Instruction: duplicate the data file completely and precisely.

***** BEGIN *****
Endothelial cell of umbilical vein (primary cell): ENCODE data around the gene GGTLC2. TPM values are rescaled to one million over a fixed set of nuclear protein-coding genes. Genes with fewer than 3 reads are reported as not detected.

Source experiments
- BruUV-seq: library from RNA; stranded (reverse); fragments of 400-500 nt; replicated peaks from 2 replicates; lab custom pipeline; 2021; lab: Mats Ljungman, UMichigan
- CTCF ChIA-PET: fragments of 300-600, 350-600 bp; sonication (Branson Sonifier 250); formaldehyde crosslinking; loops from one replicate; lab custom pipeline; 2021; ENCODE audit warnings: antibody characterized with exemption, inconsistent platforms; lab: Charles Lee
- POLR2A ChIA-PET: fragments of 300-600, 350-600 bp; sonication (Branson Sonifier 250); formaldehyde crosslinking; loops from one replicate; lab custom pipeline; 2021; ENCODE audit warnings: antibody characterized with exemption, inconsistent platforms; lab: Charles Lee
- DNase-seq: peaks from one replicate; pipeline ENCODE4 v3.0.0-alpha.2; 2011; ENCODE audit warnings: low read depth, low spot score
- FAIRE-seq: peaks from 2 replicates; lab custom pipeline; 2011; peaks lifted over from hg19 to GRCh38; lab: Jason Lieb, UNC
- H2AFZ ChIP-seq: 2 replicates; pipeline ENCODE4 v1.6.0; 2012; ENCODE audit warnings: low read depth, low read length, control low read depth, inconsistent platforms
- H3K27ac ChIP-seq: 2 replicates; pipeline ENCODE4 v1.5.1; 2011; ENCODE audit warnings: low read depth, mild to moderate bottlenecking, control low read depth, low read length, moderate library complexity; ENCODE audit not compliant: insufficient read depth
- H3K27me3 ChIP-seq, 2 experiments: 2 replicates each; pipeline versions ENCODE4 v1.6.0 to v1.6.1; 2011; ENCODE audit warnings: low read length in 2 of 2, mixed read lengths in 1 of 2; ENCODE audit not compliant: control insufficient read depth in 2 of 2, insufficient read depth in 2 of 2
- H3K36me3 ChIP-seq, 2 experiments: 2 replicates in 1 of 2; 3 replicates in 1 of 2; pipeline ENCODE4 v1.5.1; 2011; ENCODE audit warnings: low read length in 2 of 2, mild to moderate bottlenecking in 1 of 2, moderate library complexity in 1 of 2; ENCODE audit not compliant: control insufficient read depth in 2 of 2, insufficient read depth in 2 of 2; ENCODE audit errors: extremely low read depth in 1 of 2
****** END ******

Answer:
Endothelial cell of umbilical vein (primary cell): ENCODE data around the gene GGTLC2. TPM values are rescaled to one million over a fixed set of nuclear protein-coding genes. Genes with fewer than 3 reads are reported as not detected.

Source experiments
- BruUV-seq: library from RNA; stranded (reverse); fragments of 400-500 nt; replicated peaks from 2 replicates; lab custom pipeline; 2021; lab: Mats Ljungman, UMichigan
- CTCF ChIA-PET: fragments of 300-600, 350-600 bp; sonication (Branson Sonifier 250); formaldehyde crosslinking; loops from one replicate; lab custom pipeline; 2021; ENCODE audit warnings: antibody characterized with exemption, inconsistent platforms; lab: Charles Lee
- POLR2A ChIA-PET: fragments of 300-600, 350-600 bp; sonication (Branson Sonifier 250); formaldehyde crosslinking; loops from one replicate; lab custom pipeline; 2021; ENCODE audit warnings: antibody characterized with exemption, inconsistent platforms; lab: Charles Lee
- DNase-seq: peaks from one replicate; pipeline ENCODE4 v3.0.0-alpha.2; 2011; ENCODE audit warnings: low read depth, low spot score
- FAIRE-seq: peaks from 2 replicates; lab custom pipeline; 2011; peaks lifted over from hg19 to GRCh38; lab: Jason Lieb, UNC
- H2AFZ ChIP-seq: 2 replicates; pipeline ENCODE4 v1.6.0; 2012; ENCODE audit warnings: low read depth, low read length, control low read depth, inconsistent platforms
- H3K27ac ChIP-seq: 2 replicates; pipeline ENCODE4 v1.5.1; 2011; ENCODE audit warnings: low read depth, mild to moderate bottlenecking, control low read depth, low read length, moderate library complexity; ENCODE audit not compliant: insufficient read depth
- H3K27me3 ChIP-seq, 2 experiments: 2 replicates each; pipeline versions ENCODE4 v1.6.0 to v1.6.1; 2011; ENCODE audit warnings: low read length in 2 of 2, mixed read lengths in 1 of 2; ENCODE audit not compliant: control insufficient read depth in 2 of 2, insufficient read depth in 2 of 2
- H3K36me3 ChIP-seq, 2 experiments: 2 replicates in 1 of 2; 3 replicates in 1 of 2; pipeline ENCODE4 v1.5.1; 2011; ENCODE audit warnings: low read length in 2 of 2, mild to moderate bottlenecking in 1 of 2, moderate library complexity in 1 of 2; ENCODE audit not compliant: control insufficient read depth in 2 of 2, insufficient read depth in 2 of 2; ENCODE audit errors: extremely low read depth in 1 of 2